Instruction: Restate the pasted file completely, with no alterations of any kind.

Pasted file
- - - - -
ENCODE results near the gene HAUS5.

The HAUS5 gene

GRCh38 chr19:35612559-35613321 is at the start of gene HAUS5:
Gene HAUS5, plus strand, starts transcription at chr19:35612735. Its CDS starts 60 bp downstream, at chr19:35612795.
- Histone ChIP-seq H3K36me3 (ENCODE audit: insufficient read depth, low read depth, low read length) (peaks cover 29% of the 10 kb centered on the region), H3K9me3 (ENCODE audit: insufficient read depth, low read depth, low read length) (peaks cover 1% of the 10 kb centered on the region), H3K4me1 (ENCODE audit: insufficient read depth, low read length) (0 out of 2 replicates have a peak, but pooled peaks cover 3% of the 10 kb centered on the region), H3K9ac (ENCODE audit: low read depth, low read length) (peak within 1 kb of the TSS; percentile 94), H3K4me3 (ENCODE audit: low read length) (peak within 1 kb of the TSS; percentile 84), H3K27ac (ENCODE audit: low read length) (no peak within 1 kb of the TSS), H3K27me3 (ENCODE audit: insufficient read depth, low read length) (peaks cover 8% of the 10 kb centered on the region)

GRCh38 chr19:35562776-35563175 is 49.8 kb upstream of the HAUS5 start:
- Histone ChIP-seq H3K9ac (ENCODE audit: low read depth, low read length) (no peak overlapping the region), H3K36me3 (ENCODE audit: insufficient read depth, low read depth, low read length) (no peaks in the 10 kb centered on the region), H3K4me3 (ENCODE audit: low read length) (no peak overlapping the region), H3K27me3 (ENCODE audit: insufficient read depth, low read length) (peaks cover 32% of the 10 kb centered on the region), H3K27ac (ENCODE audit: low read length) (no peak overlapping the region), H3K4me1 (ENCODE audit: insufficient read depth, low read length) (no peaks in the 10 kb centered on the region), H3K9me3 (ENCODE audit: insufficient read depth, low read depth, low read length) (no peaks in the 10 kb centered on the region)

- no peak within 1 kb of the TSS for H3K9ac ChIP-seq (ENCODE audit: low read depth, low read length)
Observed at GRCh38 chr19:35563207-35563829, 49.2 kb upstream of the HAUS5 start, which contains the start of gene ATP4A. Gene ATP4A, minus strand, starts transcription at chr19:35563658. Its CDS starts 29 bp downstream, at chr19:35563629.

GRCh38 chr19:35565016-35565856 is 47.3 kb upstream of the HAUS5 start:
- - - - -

ENCODE results near the gene HAUS5.

The HAUS5 gene

GRCh38 chr19:35612559-35613321 is at the start of gene HAUS5:
Gene HAUS5, plus strand, starts transcription at chr19:35612735. Its CDS starts 60 bp downstream, at chr19:35612795.
- Histone ChIP-seq H3K36me3 (ENCODE audit: insufficient read depth, low read depth, low read length) (peaks cover 29% of the 10 kb centered on the region), H3K9me3 (ENCODE audit: insufficient read depth, low read depth, low read length) (peaks cover 1% of the 10 kb centered on the region), H3K4me1 (ENCODE audit: insufficient read depth, low read length) (0 out of 2 replicates have a peak, but pooled peaks cover 3% of the 10 kb centered on the region), H3K9ac (ENCODE audit: low read depth, low read length) (peak within 1 kb of the TSS; percentile 94), H3K4me3 (ENCODE audit: low read length) (peak within 1 kb of the TSS; percentile 84), H3K27ac (ENCODE audit: low read length) (no peak within 1 kb of the TSS), H3K27me3 (ENCODE audit: insufficient read depth, low read length) (peaks cover 8% of the 10 kb centered on the region)

GRCh38 chr19:35562776-35563175 is 49.8 kb upstream of the HAUS5 start:
- Histone ChIP-seq H3K9ac (ENCODE audit: low read depth, low read length) (no peak overlapping the region), H3K36me3 (ENCODE audit: insufficient read depth, low read depth, low read length) (no peaks in the 10 kb centered on the region), H3K4me3 (ENCODE audit: low read length) (no peak overlapping the region), H3K27me3 (ENCODE audit: insufficient read depth, low read length) (peaks cover 32% of the 10 kb centered on the region), H3K27ac (ENCODE audit: low read length) (no peak overlapping the region), H3K4me1 (ENCODE audit: insufficient read depth, low read length) (no peaks in the 10 kb centered on the region), H3K9me3 (ENCODE audit: insufficient read depth, low read depth, low read length) (no peaks in the 10 kb centered on the region)

- no peak within 1 kb of the TSS for H3K9ac ChIP-seq (ENCODE audit: low read depth, low read length)
Observed at GRCh38 chr19:35563207-35563829, 49.2 kb upstream of the HAUS5 start, which contains the start of gene ATP4A. Gene ATP4A, minus strand, starts transcription at chr19:35563658. Its CDS starts 29 bp downstream, at chr19:35563629.

GRCh38 chr19:35565016-35565856 is 47.3 kb upstream of the HAUS5 start: